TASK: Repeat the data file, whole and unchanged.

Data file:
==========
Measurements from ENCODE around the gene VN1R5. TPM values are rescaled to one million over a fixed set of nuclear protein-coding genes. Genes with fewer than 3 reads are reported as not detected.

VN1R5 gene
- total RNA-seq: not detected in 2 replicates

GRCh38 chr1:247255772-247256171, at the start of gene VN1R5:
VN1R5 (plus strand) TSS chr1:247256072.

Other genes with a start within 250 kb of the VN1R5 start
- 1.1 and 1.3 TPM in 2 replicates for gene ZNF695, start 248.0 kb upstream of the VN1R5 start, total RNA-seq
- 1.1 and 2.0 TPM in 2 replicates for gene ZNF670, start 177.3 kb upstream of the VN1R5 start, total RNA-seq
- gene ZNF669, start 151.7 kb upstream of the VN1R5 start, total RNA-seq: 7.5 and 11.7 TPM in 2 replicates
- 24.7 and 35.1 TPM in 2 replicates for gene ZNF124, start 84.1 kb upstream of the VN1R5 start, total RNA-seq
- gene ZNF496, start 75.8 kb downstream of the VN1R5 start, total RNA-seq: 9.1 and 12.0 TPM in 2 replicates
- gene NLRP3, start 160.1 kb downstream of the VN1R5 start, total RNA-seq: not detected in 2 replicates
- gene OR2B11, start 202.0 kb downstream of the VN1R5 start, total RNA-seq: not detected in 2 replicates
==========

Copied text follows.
Measurements from ENCODE around the gene VN1R5. TPM values are rescaled to one million over a fixed set of nuclear protein-coding genes. Genes with fewer than 3 reads are reported as not detected.

VN1R5 gene
- total RNA-seq: not detected in 2 replicates

GRCh38 chr1:247255772-247256171, at the start of gene VN1R5:
VN1R5 (plus strand) TSS chr1:247256072.

Other genes with a start within 250 kb of the VN1R5 start
- 1.1 and 1.3 TPM in 2 replicates for gene ZNF695, start 248.0 kb upstream of the VN1R5 start, total RNA-seq
- 1.1 and 2.0 TPM in 2 replicates for gene ZNF670, start 177.3 kb upstream of the VN1R5 start, total RNA-seq
- gene ZNF669, start 151.7 kb upstream of the VN1R5 start, total RNA-seq: 7.5 and 11.7 TPM in 2 replicates
- 24.7 and 35.1 TPM in 2 replicates for gene ZNF124, start 84.1 kb upstream of the VN1R5 start, total RNA-seq
- gene ZNF496, start 75.8 kb downstream of the VN1R5 start, total RNA-seq: 9.1 and 12.0 TPM in 2 replicates
- gene NLRP3, start 160.1 kb downstream of the VN1R5 start, total RNA-seq: not detected in 2 replicates
- gene OR2B11, start 202.0 kb downstream of the VN1R5 start, total RNA-seq: not detected in 2 replicates